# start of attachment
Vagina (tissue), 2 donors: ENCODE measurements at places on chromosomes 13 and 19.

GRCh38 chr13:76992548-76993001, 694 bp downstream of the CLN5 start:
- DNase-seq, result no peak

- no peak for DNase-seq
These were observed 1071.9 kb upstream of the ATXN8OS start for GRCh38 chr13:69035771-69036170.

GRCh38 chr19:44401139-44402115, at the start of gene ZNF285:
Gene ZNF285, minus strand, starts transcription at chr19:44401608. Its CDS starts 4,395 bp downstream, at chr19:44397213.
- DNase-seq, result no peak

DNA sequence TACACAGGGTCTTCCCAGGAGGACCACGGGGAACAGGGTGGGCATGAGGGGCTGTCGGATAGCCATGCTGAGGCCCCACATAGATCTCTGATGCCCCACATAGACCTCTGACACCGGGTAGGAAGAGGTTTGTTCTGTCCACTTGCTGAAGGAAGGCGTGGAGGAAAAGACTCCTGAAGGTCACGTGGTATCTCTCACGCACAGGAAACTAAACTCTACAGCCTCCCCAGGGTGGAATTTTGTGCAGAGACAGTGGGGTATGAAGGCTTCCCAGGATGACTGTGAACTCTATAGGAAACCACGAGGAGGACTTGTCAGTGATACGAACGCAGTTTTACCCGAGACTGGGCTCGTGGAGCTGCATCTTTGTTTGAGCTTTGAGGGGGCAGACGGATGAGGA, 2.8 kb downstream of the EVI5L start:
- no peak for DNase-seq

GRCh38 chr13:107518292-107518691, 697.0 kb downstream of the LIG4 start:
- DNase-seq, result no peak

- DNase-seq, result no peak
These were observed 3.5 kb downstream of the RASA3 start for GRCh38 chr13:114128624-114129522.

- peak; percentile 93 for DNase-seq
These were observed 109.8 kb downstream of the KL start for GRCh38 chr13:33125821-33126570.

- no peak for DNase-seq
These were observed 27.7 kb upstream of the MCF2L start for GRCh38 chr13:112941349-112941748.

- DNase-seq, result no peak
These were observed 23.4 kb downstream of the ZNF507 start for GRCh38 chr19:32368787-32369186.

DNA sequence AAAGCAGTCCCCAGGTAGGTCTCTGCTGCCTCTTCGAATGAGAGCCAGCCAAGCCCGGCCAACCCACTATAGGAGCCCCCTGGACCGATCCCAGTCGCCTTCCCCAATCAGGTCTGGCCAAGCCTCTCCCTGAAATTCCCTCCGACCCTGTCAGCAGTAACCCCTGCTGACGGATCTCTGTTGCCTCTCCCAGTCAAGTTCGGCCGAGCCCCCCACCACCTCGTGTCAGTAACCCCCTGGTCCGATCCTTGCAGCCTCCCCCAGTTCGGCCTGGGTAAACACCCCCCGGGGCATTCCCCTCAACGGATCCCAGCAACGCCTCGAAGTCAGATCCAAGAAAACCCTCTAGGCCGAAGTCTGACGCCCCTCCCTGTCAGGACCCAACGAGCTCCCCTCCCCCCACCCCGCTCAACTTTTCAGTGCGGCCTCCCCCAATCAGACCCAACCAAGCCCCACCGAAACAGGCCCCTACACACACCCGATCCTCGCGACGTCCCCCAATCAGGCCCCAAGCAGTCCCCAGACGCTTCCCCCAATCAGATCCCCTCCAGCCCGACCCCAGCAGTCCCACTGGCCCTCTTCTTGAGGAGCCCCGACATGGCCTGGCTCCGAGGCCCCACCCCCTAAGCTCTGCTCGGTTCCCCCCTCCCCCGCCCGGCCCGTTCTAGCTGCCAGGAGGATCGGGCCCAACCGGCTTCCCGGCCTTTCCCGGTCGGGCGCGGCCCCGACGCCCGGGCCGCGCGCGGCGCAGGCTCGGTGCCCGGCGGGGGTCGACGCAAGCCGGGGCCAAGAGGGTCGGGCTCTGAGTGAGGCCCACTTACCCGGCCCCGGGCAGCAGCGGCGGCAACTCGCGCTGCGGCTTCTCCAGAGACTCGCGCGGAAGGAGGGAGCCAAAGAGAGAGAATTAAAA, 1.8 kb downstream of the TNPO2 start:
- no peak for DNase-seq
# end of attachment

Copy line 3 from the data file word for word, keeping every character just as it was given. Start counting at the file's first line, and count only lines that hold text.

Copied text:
- DNase-seq, result no peak